Walking the half-mile to a surfer-owned joint for breakfast, I see evidence of Haleiwa's surfing tradition everywhere. Architecture is a comfortable mix of tired board-and-batten homes, some with surfboards stacked on porches and Lycra tops drying over banisters. Old surfboards are used by some residents as mailbox posts. Several non-surf-related businesses have painted surfboards with their addresses. Even a pizza joint's delivery car uses a roof-mounted surfboard sitting on its edge as a billboard.

As soon as I open the screen door at Cafe Haleiwa, I feel at home. It's a gathering place for wave riders, and the walls – covered with surf movie posters, photos autographed by surfers (including world champion Kelly Slater) and a picture of Rob Machado who, two days earlier, had won the year's first North Shore contest – are testament to the culture and its heroes. Still, I do a double-take when I realize that Machado is sitting at a table just below his picture, having breakfast with two friends. Other surfers file in and out.

"I love it here because surfing is the culture, not a sub-culture," Machado tells me. "Everyone here is on the same planet."

The servers and cooks are buff and tan, with sunburned noses and wearing slippers on feet scarred by battles with surfboard fins and reefs. People are discussing surfboard technology.

Outside the restaurant two men stand by their pickup trucks where a cleanly snapped-in-half 11-foot big-wave board sits in one bed.

"Where did that happen?" I ask.

"Waimea Bay," says North Shore carpenter Ray Himes. "In the shore break. My timing was off."

It's Himes' favorite board, so he's going to have it repaired. Too bad for Artis, I think. Himes drops me off at Resurrection City, where I escape the noon heat and humidity under one of several large trees in Artis' outdoor gallery landscaped with hibiscus bushes and tropical flowers. There's a wooden bench, some flat lava rocks and chairs where visitors can rest and view the surfboard art. A few boards are carved to resemble twisted vines and palm trees.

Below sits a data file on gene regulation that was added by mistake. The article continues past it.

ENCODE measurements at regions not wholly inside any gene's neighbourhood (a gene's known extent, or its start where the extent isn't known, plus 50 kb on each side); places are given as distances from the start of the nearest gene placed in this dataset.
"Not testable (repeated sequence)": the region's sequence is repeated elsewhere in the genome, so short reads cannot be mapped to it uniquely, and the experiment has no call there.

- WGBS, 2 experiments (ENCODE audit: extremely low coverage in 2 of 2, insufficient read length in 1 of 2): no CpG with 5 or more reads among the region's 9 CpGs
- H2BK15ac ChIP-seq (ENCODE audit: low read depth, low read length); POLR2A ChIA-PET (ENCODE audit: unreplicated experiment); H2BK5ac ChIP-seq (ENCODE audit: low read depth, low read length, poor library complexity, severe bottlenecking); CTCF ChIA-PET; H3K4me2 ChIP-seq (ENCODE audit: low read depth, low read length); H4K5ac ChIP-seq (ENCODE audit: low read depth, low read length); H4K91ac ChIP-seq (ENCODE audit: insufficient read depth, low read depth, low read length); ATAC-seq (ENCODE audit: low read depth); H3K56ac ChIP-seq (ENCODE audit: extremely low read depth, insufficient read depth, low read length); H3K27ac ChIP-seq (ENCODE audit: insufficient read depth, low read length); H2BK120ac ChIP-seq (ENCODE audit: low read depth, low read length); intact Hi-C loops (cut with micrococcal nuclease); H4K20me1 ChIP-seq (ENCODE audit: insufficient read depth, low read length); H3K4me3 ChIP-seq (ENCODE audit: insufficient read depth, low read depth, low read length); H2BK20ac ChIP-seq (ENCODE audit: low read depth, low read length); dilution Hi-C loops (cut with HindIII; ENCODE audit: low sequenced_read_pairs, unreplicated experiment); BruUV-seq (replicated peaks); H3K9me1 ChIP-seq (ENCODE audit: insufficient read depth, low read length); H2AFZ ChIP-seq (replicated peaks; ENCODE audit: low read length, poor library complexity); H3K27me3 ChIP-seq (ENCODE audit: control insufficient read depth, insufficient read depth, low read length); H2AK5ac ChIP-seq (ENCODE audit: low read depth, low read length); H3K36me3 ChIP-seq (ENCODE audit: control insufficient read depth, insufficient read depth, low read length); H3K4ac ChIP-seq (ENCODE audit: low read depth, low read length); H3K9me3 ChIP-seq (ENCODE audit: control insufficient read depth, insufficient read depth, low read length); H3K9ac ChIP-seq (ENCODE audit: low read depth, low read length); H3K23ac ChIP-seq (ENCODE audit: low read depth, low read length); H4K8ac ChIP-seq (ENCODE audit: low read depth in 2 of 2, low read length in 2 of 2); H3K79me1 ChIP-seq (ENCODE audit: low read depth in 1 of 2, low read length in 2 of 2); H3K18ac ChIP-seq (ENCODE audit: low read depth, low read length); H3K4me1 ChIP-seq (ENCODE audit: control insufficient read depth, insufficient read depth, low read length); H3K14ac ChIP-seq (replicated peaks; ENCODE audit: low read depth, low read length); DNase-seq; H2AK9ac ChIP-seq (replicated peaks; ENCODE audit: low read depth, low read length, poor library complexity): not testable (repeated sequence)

Jazz echoes from Artis' living room, where I find him and his three sons playing music for several mainland American and Canadian visitors sitting on worn leather couches. A few buy CDs recorded by Artis and his brood. As I'm about to leave, a surfer slides through the doorway carrying a broken short board decorated by just a small decal.

"A blank canvas," I hear Artis whisper.

"Someone told me you'll do something nice on it," says the surfer with an Australian accent. "It was my favorite board."

"I'll give it a good home," Artis says, not missing a beat on the piano.


Surfboard Art Visit Ron Artis' Resurrection City, where you can browse his colorful surfboard creations or even give him your board/canvas.

Load Up Cafe Haleiwa is a legendary place to grab breakfast or lunch. We're talking "Off the Lip" omelettes and mahimahi plate lunches. 808-637-5516

Take a Load Off Santa's by the Sea, an inn north of Waimea Bay, is near the famous Banzai Pipeline. There are beachfront rooms. Rates start at $185